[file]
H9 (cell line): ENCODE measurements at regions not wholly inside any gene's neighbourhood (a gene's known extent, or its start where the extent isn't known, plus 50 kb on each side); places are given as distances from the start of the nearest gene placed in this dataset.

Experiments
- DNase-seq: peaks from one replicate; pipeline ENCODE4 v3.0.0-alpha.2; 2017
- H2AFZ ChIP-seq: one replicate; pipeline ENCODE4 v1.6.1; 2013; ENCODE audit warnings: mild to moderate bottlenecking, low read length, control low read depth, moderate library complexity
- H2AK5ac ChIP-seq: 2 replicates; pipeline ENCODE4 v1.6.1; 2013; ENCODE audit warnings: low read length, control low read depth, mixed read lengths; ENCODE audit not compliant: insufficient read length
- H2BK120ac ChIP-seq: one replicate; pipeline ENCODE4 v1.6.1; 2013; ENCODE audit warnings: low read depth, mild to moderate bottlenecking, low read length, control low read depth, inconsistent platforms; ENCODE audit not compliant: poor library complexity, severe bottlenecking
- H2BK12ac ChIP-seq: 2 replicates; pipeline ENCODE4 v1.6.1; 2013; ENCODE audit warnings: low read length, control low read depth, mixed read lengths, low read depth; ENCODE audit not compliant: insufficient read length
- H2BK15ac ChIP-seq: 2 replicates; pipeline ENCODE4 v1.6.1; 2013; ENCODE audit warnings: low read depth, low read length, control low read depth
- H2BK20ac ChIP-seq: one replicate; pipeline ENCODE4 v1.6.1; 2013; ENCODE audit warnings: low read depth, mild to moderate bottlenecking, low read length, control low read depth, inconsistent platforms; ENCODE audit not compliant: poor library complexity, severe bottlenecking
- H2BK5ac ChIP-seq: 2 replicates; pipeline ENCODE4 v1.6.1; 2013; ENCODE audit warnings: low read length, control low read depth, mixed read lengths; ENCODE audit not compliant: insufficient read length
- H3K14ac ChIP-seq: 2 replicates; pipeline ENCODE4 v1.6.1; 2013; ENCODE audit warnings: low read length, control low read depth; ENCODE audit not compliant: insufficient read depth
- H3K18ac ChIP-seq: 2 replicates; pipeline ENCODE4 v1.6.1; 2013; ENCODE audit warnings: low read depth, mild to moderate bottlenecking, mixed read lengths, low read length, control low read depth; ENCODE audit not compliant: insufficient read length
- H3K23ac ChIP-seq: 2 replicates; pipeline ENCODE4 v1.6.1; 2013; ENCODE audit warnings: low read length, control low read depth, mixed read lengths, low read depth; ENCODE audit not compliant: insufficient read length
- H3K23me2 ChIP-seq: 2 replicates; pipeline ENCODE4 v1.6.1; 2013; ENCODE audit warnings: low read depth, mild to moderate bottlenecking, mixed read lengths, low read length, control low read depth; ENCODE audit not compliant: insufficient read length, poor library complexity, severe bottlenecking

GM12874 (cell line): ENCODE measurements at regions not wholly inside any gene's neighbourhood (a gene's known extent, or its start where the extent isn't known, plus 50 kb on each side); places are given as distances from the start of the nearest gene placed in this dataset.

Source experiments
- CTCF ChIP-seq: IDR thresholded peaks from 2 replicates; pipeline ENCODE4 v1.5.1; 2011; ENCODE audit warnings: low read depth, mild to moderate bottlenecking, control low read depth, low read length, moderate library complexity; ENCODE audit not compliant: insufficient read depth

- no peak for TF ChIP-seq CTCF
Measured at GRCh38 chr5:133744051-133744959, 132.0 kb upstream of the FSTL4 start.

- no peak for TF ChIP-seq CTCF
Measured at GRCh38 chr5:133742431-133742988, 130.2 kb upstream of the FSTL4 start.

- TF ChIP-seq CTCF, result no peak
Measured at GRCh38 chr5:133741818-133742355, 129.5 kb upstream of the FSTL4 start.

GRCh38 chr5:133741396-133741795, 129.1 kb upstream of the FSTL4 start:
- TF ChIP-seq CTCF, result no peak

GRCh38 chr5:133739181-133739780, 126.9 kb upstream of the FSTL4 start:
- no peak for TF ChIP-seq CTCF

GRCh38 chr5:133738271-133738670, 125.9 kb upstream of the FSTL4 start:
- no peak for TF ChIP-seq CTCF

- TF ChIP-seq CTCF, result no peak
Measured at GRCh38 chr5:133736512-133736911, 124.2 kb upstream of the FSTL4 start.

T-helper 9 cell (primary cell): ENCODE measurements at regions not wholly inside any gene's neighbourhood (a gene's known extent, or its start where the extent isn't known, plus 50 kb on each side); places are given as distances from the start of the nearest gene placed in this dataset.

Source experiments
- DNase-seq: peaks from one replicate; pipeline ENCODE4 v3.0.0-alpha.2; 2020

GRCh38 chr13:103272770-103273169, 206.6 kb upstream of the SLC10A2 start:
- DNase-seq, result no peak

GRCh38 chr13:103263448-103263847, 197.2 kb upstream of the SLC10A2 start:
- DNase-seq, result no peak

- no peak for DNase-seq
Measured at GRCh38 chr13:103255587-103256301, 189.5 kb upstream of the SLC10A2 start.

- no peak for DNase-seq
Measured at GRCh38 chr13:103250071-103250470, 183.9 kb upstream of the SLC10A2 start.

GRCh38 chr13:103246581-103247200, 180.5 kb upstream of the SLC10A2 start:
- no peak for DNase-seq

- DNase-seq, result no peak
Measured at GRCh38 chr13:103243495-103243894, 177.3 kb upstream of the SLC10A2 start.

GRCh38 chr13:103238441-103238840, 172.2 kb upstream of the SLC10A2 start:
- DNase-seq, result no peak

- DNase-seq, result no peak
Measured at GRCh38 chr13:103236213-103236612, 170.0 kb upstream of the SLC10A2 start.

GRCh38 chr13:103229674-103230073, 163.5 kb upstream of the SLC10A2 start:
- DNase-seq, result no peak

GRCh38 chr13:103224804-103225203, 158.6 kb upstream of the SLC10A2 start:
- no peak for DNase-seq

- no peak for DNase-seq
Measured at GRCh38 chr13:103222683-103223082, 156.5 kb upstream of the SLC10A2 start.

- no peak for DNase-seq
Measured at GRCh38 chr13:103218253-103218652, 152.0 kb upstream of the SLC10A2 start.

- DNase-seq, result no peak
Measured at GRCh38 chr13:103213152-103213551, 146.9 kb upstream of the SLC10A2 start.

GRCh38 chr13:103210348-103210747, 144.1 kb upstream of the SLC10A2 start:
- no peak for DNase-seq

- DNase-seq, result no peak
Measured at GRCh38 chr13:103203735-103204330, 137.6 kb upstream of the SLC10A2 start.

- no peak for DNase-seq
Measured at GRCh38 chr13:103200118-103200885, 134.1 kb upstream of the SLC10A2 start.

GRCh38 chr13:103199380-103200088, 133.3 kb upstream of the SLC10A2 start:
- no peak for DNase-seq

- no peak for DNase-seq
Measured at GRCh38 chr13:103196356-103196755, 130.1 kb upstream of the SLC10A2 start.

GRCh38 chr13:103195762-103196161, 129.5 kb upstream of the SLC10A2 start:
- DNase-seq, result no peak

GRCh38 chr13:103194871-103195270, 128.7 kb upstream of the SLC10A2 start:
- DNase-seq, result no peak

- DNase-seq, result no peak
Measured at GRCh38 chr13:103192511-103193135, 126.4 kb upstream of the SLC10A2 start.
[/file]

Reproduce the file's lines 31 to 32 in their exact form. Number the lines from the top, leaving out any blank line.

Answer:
Measured at GRCh38 chr5:133736512-133736911, 124.2 kb upstream of the FSTL4 start.

T-helper 9 cell (primary cell): ENCODE measurements at regions not wholly inside any gene's neighbourhood (a gene's known extent, or its start where the extent isn't known, plus 50 kb on each side); places are given as distances from the start of the nearest gene placed in this dataset.